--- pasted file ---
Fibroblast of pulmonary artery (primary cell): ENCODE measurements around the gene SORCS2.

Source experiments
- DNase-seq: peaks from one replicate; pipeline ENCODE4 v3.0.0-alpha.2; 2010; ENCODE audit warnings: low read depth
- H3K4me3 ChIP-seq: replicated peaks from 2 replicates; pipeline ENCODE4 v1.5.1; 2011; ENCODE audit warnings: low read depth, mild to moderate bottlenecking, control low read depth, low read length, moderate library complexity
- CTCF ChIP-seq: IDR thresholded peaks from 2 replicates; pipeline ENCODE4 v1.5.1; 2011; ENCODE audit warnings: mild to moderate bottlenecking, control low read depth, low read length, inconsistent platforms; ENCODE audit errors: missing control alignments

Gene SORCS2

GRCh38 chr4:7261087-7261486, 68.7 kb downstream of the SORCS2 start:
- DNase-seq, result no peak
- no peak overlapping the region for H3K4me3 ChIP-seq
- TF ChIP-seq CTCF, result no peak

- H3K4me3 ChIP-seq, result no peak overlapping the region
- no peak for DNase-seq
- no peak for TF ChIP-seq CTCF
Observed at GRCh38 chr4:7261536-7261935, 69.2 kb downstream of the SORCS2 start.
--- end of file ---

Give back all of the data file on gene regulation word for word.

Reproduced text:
Fibroblast of pulmonary artery (primary cell): ENCODE measurements around the gene SORCS2.

Source experiments
- DNase-seq: peaks from one replicate; pipeline ENCODE4 v3.0.0-alpha.2; 2010; ENCODE audit warnings: low read depth
- H3K4me3 ChIP-seq: replicated peaks from 2 replicates; pipeline ENCODE4 v1.5.1; 2011; ENCODE audit warnings: low read depth, mild to moderate bottlenecking, control low read depth, low read length, moderate library complexity
- CTCF ChIP-seq: IDR thresholded peaks from 2 replicates; pipeline ENCODE4 v1.5.1; 2011; ENCODE audit warnings: mild to moderate bottlenecking, control low read depth, low read length, inconsistent platforms; ENCODE audit errors: missing control alignments

Gene SORCS2

GRCh38 chr4:7261087-7261486, 68.7 kb downstream of the SORCS2 start:
- DNase-seq, result no peak
- no peak overlapping the region for H3K4me3 ChIP-seq
- TF ChIP-seq CTCF, result no peak

- H3K4me3 ChIP-seq, result no peak overlapping the region
- no peak for DNase-seq
- no peak for TF ChIP-seq CTCF
Observed at GRCh38 chr4:7261536-7261935, 69.2 kb downstream of the SORCS2 start.